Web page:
In the aftermath of 9/11, ROTC boasted 29 cadets from all three ROTC branches of the Armed Forces: Army, Navy, and Air Force. Since ROTC returned to campus, there has been an average of a dozen cadets per class year. This year, there are only 11 members in total – two Army cadets, seven Navy midshipmen and two Air Force cadets.
For its undergraduate members today, ROTC is as much of a pre-professional experience as an internship or a part-time job. Cadets join and drop out of the program at will, while many cadets come from military families or see a military career as a way to support their country.
“I want to be in the Navy because I really love America,” said Navy ROTC midshipman Lourdes Acosta ’19. “I applied to the Naval Academy, but it didn’t appeal to me as much as doing ROTC did. Once I realized that I could go to Stanford on a ROTC scholarship, it was too good to pass up.”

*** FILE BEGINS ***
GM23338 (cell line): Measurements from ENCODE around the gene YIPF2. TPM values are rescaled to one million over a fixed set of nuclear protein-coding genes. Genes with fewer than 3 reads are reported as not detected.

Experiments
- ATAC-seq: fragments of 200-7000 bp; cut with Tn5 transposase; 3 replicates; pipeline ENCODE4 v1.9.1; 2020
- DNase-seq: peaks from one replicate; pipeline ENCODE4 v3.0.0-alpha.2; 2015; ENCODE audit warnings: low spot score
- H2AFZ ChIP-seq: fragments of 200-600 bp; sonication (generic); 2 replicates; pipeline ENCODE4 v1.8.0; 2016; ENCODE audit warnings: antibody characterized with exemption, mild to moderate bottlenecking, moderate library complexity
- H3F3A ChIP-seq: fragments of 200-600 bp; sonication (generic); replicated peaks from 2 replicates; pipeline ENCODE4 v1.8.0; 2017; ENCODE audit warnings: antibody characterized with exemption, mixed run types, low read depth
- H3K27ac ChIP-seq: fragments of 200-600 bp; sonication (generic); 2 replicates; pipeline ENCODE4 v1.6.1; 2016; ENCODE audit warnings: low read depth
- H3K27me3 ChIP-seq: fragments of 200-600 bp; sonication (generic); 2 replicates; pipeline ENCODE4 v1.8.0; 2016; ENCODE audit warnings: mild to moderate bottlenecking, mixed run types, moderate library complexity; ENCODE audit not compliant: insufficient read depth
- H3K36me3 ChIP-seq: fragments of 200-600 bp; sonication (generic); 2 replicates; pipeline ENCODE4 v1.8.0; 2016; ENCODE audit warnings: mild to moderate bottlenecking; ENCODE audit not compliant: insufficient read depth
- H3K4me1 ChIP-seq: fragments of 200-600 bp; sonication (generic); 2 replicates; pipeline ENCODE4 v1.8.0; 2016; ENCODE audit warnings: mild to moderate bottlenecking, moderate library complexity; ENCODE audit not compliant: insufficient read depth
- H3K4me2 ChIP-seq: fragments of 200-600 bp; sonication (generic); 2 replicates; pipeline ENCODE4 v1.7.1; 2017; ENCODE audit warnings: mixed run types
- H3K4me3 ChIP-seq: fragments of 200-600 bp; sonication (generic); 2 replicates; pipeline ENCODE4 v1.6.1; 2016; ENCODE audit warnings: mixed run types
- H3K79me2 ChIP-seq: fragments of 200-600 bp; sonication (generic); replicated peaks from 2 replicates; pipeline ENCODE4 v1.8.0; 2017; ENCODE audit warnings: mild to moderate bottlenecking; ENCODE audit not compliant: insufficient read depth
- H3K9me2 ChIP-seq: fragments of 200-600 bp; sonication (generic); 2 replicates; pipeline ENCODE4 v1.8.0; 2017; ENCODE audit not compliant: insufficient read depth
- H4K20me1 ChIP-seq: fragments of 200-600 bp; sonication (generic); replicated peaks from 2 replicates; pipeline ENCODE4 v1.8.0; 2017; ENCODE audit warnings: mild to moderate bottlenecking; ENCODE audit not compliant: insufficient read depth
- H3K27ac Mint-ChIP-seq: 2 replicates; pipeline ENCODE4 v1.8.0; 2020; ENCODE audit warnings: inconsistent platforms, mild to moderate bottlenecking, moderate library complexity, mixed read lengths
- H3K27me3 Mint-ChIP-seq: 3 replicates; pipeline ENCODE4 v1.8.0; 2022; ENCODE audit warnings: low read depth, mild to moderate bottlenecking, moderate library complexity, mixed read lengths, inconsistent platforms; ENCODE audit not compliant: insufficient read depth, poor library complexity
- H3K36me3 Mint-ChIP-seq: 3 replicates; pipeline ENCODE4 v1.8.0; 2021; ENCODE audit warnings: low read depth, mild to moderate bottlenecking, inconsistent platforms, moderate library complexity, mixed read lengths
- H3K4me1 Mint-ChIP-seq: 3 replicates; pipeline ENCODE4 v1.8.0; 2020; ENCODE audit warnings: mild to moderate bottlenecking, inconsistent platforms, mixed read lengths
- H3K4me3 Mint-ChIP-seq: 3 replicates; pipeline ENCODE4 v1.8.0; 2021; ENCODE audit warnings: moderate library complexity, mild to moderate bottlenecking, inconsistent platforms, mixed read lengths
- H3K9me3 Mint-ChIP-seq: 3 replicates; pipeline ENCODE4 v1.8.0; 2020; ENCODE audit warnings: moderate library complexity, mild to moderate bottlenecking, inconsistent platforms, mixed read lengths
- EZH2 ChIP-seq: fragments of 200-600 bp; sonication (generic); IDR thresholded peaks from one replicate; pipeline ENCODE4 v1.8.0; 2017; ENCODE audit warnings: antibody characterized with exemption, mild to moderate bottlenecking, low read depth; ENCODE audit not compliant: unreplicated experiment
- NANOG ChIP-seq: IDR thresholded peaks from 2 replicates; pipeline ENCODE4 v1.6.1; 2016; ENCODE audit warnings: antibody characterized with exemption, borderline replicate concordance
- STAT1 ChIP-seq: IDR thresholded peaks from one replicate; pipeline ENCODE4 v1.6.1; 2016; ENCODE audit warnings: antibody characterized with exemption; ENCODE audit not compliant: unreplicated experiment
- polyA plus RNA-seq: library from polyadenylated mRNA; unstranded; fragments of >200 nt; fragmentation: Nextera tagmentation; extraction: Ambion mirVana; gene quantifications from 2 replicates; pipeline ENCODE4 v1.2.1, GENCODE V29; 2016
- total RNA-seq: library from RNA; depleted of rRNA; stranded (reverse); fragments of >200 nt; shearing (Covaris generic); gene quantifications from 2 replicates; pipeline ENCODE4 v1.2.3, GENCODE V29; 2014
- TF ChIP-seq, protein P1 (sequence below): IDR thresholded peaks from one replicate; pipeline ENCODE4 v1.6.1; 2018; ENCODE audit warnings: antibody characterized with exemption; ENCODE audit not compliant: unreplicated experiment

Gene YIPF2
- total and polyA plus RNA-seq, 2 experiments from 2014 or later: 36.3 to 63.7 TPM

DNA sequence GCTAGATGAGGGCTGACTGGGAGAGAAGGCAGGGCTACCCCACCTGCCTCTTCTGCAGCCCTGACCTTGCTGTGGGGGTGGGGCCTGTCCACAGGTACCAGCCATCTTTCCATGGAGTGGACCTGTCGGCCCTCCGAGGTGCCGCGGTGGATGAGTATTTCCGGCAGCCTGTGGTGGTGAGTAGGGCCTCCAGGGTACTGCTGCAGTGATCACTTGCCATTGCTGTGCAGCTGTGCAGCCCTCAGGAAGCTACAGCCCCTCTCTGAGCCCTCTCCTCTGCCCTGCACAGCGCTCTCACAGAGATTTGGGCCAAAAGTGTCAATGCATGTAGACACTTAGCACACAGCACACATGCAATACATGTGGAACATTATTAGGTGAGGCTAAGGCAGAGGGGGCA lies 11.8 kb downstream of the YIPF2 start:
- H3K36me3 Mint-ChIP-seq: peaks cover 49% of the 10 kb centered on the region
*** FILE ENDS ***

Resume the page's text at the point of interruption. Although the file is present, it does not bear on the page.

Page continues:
Juggling ROTC and Stanford
Balancing the demands of a Stanford education and ROTC work can be tough. Training often takes place in the early mornings and requires extra focus and study time. Cadets are required to spend a significant amount of time each week off-campus, hindering them from participating in the full range of student events. Additionally, cadets are not permitted to consume alcohol or smoke.
Captain Cole Moses, who serves as an Army ROTC Instructor, said that the demands of the program are not waived for Stanford students, even though they must commute to reach the base.
“[The Army cadets] still get called in randomly, because the cadets run the program, so if a senior wants to have a meeting, they actually expect someone from Stanford to get in a car and drive down there,” Moses said.
Lozano-Landinez agreed that the time commitment can be extensive and sometimes unreasonable, pointing out that many students who join ROTC purely for financial reasons do not continue.
“Understand your options, and if it’s something that you’re truly interested about, pursue it,” Lozano-Landinez advised.
However, some cadets have found the rigorous training helpful for their studies. Acosta explained that ROTC taught her leadership and time management skills early in her college career.
“Last year, I got thrown into a leadership position as a freshman, which was really overwhelming at first. But it made me grow as a leader,” Acosta said.